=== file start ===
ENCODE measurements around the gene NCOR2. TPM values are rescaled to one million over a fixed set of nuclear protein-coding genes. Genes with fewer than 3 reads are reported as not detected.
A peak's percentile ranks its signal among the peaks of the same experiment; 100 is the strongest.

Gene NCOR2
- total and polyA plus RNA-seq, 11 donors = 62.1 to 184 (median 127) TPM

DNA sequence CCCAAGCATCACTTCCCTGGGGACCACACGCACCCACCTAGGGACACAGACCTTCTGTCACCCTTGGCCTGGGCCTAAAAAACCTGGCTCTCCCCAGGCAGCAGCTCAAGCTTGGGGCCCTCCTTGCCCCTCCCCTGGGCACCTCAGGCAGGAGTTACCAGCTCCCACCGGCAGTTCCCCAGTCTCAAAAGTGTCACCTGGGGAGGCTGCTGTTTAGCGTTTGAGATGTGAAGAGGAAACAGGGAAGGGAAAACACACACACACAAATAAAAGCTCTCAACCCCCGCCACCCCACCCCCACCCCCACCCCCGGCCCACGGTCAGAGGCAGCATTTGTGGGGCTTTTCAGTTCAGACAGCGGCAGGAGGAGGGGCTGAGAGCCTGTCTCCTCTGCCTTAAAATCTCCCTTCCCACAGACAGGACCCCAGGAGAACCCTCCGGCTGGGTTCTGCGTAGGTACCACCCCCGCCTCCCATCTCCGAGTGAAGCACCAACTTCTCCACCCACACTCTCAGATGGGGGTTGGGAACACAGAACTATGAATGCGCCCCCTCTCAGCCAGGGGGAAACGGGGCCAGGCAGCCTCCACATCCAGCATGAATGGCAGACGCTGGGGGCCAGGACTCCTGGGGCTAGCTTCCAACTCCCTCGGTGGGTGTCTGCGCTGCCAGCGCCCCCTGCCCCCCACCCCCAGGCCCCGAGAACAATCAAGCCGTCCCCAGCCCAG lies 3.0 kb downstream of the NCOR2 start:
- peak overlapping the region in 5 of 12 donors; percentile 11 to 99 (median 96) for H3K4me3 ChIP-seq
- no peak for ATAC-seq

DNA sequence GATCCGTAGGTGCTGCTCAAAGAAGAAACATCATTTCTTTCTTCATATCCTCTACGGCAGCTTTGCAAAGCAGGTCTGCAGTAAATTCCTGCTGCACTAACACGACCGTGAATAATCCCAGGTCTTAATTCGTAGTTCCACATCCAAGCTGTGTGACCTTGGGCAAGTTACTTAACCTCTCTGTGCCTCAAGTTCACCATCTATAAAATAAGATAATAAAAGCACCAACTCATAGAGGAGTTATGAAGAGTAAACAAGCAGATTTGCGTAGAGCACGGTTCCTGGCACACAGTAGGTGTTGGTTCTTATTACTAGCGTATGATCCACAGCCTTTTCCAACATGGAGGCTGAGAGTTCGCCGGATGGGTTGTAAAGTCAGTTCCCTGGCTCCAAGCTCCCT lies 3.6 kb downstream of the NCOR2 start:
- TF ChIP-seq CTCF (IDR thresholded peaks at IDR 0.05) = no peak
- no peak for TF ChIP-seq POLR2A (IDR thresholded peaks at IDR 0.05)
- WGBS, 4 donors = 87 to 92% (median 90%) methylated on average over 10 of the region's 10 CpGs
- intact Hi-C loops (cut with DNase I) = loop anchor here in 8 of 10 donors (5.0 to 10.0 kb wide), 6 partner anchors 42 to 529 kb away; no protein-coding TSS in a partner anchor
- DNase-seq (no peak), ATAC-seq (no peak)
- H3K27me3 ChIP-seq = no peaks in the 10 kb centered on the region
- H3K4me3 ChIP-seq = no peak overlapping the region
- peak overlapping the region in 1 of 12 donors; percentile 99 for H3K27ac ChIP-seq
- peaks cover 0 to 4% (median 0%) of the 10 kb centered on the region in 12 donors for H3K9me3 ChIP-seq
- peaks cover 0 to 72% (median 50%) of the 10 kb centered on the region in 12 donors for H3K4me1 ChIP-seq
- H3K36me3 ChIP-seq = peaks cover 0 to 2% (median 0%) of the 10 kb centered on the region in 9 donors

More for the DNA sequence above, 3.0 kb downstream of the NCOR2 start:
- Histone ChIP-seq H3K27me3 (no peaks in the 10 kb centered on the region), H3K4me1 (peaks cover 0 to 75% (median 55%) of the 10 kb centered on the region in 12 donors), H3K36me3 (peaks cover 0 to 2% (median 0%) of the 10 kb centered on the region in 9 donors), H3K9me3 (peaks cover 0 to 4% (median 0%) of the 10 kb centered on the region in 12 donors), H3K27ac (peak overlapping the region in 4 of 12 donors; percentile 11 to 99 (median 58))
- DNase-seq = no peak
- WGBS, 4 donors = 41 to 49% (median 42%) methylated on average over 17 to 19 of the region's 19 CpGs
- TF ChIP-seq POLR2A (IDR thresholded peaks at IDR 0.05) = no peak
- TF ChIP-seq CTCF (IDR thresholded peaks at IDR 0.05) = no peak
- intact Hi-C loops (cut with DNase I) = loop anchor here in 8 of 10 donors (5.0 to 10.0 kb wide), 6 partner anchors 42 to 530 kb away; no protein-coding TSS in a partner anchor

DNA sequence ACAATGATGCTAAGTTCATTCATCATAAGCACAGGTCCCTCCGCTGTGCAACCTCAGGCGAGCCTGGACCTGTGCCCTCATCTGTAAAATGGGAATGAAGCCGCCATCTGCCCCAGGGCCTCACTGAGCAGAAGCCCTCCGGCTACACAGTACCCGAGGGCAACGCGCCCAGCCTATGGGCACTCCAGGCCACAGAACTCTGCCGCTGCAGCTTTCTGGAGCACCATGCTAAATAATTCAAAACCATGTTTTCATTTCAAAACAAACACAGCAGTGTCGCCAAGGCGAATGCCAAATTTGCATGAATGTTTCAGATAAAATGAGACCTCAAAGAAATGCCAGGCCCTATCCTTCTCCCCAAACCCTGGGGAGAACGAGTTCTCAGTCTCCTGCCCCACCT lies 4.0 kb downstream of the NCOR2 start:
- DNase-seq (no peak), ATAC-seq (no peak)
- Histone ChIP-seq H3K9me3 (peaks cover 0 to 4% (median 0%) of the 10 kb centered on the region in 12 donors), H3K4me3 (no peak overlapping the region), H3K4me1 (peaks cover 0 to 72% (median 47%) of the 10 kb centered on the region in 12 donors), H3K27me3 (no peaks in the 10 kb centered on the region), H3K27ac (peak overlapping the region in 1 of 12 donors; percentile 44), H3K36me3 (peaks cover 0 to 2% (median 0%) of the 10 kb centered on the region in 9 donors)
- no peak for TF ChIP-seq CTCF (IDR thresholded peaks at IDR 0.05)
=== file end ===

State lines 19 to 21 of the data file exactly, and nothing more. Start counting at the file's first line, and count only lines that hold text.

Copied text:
- H3K36me3 ChIP-seq = peaks cover 0 to 2% (median 0%) of the 10 kb centered on the region in 9 donors

More for the DNA sequence above, 3.0 kb downstream of the NCOR2 start:
- Histone ChIP-seq H3K27me3 (no peaks in the 10 kb centered on the region), H3K4me1 (peaks cover 0 to 75% (median 55%) of the 10 kb centered on the region in 12 donors), H3K36me3 (peaks cover 0 to 2% (median 0%) of the 10 kb centered on the region in 9 donors), H3K9me3 (peaks cover 0 to 4% (median 0%) of the 10 kb centered on the region in 12 donors), H3K27ac (peak overlapping the region in 4 of 12 donors; percentile 11 to 99 (median 58))